Earlier this month, Office of Inspector General (OIG) for the Department of Housing and Urban Development (HUD) submitted a report to the agency claiming it had “Failed to adequately oversee FHA-Insured loans with Borrower Financed Downpayment Assistance.” Now the Urban Institute (UI) has responded, calling the OIG criticism “perplexing.” Apparently, this is not the first-time OIG has issued a negative report on HUDs oversight nor the first pushback from UI.
The OIG questioned loans that are given to clients of state and local housing finance agencies (HFA). The HFAs, considered to be government agencies, provide homeownership assistance, such grants (gifts) or secondary loans covering the usual minimum 3.5% FHA downpayment and borrower-paid closing costs. The loans are repaid through higher mortgage payments. Traditionally HFAs used mortgage revenue bonds to fund and administer their downpayment assistance programs. However, since late 2011, HFAs utilized Government National Mortgage Association (Ginnie Mae) mortgage-backed securities (debt obligations) to hedge and fund their downpayment assistance programs.
OIG acknowledges that, although HUD does not approve downpayment assistance programs, such programs and the lenders using the programs must ensure that funds provided comply with FHA requirements and guidance. However, the agency watchdog maintains that between October 1, 2015 and September 30, 2016 (the 2016 Fiscal Year) HUD failed to adequately oversee more than $12.9 billion in FHA loans that may have been originated with borrower-financed downpayment assistance in order to ensure compliance with HUD requirements. This, the report charges, puts the FHA Mortgage Insurance Fund at unnecessary risk. “While governmental entities are not prohibited sources of downpayment assistance, the assistance provided through these programs did not comply with HUD requirements. FHA borrowers were required to obtain a premium interest rate and, therefore, repaid the assistance through higher mortgage payments and fees.”
In addition, OIG said HUD did not adequately track these loans and review their funding structure and failed to protect FHA borrowers against higher mortgage payments and fees imposed on them, presenting increased risks to the FHA insurance fund.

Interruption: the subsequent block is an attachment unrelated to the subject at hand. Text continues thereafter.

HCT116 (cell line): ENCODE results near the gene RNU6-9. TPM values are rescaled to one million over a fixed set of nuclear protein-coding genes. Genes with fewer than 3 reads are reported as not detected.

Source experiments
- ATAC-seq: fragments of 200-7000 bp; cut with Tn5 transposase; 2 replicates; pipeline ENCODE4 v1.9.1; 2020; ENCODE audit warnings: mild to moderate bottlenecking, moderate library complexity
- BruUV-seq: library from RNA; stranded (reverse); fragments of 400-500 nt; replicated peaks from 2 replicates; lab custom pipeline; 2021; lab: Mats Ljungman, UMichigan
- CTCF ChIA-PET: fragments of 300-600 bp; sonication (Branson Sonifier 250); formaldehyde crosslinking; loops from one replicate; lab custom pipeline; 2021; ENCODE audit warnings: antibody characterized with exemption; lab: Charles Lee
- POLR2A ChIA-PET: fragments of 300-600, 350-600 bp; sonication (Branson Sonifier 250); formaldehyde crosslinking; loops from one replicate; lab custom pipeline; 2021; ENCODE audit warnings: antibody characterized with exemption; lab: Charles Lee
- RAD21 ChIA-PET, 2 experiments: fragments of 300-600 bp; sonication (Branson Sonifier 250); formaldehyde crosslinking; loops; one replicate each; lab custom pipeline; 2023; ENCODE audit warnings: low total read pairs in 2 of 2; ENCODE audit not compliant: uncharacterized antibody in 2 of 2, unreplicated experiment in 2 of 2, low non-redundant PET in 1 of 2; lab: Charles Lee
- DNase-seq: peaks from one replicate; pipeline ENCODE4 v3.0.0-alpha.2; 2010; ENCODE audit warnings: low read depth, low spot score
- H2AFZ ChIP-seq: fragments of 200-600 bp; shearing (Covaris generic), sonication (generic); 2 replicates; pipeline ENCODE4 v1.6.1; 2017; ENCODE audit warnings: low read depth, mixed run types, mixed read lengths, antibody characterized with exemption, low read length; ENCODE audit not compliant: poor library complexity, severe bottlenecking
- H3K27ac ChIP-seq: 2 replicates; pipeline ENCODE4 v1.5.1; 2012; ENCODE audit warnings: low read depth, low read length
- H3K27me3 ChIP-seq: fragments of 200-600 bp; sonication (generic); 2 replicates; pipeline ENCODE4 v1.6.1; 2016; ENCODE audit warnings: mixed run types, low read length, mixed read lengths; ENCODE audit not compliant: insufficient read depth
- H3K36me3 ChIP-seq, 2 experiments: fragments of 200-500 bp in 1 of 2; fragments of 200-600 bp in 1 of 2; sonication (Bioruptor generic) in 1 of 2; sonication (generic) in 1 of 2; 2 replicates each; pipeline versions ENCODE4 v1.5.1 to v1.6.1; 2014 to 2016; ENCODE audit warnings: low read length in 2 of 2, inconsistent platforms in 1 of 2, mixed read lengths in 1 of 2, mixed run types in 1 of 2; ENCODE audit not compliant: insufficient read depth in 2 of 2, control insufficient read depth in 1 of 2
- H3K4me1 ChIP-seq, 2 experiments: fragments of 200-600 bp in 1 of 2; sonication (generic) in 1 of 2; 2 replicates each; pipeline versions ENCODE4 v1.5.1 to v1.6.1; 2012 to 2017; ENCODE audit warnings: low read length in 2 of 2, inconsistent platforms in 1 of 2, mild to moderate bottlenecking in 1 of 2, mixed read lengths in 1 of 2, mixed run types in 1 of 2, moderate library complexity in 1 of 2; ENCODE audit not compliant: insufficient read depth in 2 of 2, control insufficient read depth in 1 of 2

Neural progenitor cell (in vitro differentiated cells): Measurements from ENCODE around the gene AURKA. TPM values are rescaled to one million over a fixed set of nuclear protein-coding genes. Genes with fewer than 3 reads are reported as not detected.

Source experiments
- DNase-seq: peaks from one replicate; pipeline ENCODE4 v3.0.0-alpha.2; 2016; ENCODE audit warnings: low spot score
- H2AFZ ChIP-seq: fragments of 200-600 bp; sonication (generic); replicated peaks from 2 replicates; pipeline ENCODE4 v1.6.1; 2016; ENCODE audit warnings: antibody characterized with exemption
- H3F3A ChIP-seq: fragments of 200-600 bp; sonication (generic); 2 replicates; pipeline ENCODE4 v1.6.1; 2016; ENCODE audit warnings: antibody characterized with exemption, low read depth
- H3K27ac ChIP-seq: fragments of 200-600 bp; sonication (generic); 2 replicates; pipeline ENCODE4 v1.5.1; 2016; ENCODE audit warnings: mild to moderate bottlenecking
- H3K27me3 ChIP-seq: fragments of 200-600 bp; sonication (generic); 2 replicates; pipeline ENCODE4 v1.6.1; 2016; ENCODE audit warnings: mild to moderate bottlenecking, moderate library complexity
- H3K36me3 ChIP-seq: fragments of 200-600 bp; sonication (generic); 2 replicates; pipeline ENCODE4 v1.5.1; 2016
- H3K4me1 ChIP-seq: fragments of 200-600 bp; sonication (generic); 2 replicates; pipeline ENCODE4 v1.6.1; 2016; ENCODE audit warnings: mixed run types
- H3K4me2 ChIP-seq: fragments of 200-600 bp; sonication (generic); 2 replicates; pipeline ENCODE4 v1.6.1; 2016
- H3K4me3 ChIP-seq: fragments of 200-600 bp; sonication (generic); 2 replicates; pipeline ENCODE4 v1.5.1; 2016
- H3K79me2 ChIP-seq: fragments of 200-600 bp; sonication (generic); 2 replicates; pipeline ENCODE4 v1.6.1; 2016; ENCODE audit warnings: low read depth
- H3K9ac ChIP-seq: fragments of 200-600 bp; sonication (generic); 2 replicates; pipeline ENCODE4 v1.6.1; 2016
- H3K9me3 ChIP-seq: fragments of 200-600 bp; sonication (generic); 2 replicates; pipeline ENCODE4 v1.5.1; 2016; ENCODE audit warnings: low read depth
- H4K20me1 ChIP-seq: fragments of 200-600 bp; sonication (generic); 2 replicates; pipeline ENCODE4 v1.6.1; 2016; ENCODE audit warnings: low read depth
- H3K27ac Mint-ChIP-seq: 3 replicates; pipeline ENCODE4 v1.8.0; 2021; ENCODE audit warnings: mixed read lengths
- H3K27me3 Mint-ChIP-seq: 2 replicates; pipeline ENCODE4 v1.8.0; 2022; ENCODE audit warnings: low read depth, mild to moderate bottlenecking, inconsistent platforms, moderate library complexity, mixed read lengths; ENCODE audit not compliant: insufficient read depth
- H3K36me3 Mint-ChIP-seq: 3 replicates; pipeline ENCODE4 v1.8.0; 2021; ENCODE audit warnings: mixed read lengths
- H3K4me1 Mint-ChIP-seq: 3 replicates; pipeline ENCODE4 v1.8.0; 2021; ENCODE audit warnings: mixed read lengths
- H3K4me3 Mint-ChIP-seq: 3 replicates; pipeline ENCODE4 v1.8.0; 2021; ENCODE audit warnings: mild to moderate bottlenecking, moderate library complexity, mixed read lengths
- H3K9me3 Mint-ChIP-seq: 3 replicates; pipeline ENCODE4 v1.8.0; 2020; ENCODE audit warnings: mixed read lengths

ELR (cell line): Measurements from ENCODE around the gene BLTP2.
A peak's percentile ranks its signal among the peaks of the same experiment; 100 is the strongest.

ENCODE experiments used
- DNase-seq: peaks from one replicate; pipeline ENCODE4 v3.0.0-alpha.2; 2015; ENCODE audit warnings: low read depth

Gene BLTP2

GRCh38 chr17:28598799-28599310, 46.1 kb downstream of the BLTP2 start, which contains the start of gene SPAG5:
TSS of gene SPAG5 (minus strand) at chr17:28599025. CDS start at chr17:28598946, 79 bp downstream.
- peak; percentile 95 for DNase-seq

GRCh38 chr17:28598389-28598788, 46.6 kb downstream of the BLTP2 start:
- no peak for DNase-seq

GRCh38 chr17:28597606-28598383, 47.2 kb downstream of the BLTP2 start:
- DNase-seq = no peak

The OIG recommended that HUD, (1) reconsider its position on these downpayment assistance programs, (2) develop and implement policies and procedures to review the loans, (3) develop requirements for lenders to review downpayment assistance programs, (4) require lenders to obtain a borrower certification that details borrower participation, (5) ensure that lenders enter all downpayment assistance data into FHA Connection, with required data fields for information.
This week UI, in an opinion published on its Urban Wire blog, noted that the down payment assistance programs are valuable and present minimal risk to FHA finances. It had earlier refuted earlier OIG assertions, that borrowers pay for the assistance through higher rates in violation of FHA rules and that the loans pose an unnecessary risk to FHA’s Mutual Mortgage Insurance (MMI) Fund. Nothing, UI says, indicates these programs are a problem and that several factors make it reasonable that these borrowers should pay higher rates.
- They are more likely to be higher risk, which often leads to a higher rate.
- They are more likely to be cash constrained and to finance their closing costs.
- Loans issued through HFAs tend to be smaller than other FHA loans and thus the closing costs a larger percentage of the loan amount.
The OIG has not considered these independent factors but instead concludes that the higher rates are solely due to their participation in the down payment assistance programs. It then goes on to infer that, because these loans present a higher risk, they are more economically unsound which is also, UI says, a mistake. Posing a slightly higher risk is fine as long as the pricing covers the risk. Finally, the independent actuarial report issued annually on the MMI has, since 2011, scored down payment assistance as contributing positively to the fund.
The OIG report reports that 80,664 loans with an original balance of $12.9 million were originated under the program during FY2016. Although the assistance was provided by government sources, OIG says it may have been “questionable” while admitting that the amount could be lower “given the limitations and lack of HUD data.”
UI said most of these mortgages had note rates well within “normal” limits. FHA’s analysis found the average rate was 26 basis points (0.26 percent) over loans without assistance. UI found that less than 10 percent of the loans had note rates at or above 80 basis points (0.8 percent) over the benchmark rate, versus 4 percent of the non-down payment assistance loans. “So, the number of loans the OIG is concerned about is at most a little over 8,000, but is likely closer to 4,800. Its suggestion that 80,664 loans may be at issue is incorrect.”
UI says it remains unclear what problem the OIG finds in these programs, as the data do not suggest either that the higher rates paid by these borrowers are tied to the program or that these loans are economically problematic for the FHA.
UI says the assistance program is an important part of FHA’s mission to see more families that are underserved by mainstream markets can become sustainable homeowners and the down payment is often the most significant barrier to this happening. Programs that can help overcome that barrier without imposing unnecessary risk to either them or the FHA should be supported. “We fear” they conclude, “that the OIG is instead undermining one.”